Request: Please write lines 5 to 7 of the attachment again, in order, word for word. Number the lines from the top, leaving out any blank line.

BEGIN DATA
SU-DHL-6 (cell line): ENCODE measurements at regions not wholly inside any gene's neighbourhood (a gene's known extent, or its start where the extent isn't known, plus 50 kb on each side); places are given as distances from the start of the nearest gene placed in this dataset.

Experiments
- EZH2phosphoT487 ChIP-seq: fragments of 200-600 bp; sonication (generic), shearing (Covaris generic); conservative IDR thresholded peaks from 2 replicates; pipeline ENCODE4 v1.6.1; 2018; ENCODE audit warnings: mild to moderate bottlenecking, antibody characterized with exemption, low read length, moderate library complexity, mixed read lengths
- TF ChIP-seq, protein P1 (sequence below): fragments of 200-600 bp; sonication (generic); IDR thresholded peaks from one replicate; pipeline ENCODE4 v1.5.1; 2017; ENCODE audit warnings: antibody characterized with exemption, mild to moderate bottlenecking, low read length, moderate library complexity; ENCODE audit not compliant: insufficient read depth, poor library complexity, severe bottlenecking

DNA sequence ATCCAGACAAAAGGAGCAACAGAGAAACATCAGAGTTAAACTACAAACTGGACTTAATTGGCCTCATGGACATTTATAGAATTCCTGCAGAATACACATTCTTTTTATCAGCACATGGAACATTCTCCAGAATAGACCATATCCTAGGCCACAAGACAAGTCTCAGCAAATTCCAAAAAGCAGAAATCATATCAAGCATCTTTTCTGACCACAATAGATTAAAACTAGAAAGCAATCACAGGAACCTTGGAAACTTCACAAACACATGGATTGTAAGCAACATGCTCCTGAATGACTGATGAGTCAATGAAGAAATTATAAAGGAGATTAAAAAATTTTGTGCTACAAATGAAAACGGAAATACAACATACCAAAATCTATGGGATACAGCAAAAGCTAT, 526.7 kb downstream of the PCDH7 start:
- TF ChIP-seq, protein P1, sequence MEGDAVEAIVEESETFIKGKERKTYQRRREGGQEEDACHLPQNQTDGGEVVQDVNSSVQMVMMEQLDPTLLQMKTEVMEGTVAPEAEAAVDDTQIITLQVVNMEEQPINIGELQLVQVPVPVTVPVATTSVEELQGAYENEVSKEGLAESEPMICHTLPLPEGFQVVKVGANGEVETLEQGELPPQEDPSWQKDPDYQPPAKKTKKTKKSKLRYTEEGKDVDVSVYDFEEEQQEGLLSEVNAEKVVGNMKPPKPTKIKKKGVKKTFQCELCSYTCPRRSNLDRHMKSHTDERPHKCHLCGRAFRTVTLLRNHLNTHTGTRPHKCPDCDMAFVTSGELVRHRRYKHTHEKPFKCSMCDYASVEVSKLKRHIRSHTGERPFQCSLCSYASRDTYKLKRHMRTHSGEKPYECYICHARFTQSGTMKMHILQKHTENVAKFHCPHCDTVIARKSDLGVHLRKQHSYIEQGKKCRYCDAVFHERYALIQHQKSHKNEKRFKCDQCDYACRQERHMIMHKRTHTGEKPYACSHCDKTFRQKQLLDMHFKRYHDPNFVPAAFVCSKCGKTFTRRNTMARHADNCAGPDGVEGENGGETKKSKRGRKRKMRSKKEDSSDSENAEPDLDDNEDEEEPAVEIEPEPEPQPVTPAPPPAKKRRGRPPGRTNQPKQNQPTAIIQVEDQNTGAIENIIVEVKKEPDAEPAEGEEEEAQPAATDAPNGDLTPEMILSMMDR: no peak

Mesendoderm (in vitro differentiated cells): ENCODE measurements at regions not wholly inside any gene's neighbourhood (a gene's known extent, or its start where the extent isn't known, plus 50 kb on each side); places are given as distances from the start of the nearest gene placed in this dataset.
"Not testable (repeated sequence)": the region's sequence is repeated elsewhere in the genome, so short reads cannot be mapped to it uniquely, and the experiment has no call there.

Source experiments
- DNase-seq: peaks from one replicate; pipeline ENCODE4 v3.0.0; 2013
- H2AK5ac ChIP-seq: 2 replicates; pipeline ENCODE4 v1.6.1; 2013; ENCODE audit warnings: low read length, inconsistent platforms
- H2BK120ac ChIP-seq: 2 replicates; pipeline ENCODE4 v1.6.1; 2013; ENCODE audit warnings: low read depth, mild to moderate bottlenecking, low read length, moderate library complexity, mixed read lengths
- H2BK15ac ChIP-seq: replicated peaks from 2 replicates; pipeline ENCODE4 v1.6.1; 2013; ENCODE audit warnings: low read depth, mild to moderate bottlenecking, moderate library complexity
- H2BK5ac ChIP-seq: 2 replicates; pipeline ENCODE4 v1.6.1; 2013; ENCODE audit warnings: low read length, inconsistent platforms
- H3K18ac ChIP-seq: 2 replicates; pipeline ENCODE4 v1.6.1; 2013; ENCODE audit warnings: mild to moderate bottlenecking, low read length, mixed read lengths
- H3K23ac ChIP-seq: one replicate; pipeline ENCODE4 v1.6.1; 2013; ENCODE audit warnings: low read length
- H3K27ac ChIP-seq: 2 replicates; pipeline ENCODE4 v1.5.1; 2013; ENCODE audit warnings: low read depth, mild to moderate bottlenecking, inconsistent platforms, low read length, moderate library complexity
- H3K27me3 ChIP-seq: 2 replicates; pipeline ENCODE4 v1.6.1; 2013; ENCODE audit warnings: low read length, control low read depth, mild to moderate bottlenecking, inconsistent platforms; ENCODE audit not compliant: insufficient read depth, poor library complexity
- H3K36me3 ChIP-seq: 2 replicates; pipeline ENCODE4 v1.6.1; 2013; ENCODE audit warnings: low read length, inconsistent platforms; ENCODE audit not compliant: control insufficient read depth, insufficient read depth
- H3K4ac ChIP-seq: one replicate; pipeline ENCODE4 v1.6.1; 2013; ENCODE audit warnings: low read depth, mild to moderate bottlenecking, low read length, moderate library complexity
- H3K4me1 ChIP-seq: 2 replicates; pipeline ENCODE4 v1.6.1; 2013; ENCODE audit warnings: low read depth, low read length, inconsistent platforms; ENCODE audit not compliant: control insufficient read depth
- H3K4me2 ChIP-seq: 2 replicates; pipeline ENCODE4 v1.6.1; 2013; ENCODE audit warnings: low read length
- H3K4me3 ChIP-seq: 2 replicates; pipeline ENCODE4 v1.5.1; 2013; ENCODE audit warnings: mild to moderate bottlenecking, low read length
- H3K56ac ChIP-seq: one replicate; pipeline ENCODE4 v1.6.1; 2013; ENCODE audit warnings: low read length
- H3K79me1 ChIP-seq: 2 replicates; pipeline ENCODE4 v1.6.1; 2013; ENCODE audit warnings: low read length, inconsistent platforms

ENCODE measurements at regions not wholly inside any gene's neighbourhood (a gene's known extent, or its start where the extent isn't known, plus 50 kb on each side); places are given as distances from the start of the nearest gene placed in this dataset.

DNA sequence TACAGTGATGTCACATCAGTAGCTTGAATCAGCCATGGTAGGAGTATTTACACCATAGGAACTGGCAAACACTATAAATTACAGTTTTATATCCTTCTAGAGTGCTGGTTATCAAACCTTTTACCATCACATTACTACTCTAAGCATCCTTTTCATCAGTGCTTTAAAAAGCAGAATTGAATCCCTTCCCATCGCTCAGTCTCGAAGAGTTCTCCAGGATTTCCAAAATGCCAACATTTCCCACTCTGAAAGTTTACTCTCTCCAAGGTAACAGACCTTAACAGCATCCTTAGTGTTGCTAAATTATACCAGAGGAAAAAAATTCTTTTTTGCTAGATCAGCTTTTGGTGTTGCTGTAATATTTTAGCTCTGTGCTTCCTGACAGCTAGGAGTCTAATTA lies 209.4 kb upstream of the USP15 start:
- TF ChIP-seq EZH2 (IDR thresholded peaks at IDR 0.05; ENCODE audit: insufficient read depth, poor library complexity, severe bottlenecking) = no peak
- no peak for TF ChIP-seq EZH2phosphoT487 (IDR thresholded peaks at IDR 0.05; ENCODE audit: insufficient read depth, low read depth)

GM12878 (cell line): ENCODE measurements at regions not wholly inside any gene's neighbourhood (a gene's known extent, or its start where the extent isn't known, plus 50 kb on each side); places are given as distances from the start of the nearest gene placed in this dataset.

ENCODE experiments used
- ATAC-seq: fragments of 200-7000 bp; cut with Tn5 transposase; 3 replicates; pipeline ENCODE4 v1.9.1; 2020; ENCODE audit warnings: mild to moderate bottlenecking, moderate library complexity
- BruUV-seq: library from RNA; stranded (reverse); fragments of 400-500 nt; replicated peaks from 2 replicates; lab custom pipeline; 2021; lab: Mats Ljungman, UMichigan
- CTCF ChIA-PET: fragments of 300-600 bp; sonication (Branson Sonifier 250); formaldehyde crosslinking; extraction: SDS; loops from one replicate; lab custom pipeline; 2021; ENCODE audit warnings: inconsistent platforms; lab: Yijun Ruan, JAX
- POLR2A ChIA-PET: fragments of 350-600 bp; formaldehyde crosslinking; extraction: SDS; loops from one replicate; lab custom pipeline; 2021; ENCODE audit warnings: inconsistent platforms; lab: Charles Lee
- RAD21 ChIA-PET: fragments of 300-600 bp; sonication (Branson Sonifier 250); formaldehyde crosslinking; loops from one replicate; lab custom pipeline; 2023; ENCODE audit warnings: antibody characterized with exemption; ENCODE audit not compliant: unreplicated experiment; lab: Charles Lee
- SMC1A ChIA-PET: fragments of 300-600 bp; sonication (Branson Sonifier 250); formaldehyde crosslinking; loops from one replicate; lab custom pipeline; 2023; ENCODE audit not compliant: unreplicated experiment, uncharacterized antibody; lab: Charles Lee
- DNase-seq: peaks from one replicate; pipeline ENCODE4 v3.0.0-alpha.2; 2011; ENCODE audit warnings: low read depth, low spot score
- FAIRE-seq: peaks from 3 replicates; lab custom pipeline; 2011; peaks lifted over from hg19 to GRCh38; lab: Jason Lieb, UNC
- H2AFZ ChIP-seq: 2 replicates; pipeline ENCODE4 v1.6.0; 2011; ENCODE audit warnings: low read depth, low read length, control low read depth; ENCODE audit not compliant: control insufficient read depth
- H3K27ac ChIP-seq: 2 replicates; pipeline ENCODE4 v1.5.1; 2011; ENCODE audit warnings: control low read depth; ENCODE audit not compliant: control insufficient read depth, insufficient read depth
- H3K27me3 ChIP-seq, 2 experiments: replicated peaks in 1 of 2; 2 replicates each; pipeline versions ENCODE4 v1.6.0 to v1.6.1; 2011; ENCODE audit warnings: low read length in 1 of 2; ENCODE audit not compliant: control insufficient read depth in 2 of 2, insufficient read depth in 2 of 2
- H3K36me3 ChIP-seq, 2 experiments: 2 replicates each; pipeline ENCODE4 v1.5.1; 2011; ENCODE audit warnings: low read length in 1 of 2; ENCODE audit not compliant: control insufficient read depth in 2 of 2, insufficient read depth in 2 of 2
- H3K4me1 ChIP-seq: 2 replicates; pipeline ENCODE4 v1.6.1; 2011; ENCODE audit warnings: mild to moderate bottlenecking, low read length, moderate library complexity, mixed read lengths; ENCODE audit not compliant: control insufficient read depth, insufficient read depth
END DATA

DNA sequence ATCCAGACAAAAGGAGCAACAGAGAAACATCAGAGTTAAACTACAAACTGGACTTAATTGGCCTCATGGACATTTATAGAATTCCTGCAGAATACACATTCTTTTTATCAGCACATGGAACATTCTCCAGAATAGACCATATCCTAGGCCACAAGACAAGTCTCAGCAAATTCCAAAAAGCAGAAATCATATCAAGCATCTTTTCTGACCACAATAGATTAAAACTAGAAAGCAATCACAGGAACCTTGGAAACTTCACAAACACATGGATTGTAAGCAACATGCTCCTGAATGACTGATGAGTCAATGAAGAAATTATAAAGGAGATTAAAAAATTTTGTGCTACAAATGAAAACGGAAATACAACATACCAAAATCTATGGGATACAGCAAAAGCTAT, 526.7 kb downstream of the PCDH7 start:
- TF ChIP-seq, protein P1, sequence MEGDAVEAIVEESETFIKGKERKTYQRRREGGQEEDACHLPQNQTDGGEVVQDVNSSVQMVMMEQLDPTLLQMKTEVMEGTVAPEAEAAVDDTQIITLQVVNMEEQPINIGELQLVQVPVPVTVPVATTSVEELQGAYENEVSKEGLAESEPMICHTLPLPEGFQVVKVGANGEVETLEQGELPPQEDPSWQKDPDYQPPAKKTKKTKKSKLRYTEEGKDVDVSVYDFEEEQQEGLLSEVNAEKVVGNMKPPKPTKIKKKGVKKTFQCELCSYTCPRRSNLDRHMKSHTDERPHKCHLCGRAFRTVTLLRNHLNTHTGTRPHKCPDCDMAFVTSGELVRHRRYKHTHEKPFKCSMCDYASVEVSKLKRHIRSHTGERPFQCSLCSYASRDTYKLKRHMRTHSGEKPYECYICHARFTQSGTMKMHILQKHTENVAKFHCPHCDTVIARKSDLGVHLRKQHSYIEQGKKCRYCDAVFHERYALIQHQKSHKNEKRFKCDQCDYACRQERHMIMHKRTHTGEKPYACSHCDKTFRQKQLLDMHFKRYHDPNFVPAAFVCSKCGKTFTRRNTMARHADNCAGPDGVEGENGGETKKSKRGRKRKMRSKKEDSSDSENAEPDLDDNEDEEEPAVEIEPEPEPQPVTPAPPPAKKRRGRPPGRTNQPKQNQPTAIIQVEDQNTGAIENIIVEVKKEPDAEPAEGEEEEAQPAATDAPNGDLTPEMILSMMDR: no peak

Mesendoderm (in vitro differentiated cells): ENCODE measurements at regions not wholly inside any gene's neighbourhood (a gene's known extent, or its start where the extent isn't known, plus 50 kb on each side); places are given as distances from the start of the nearest gene placed in this dataset.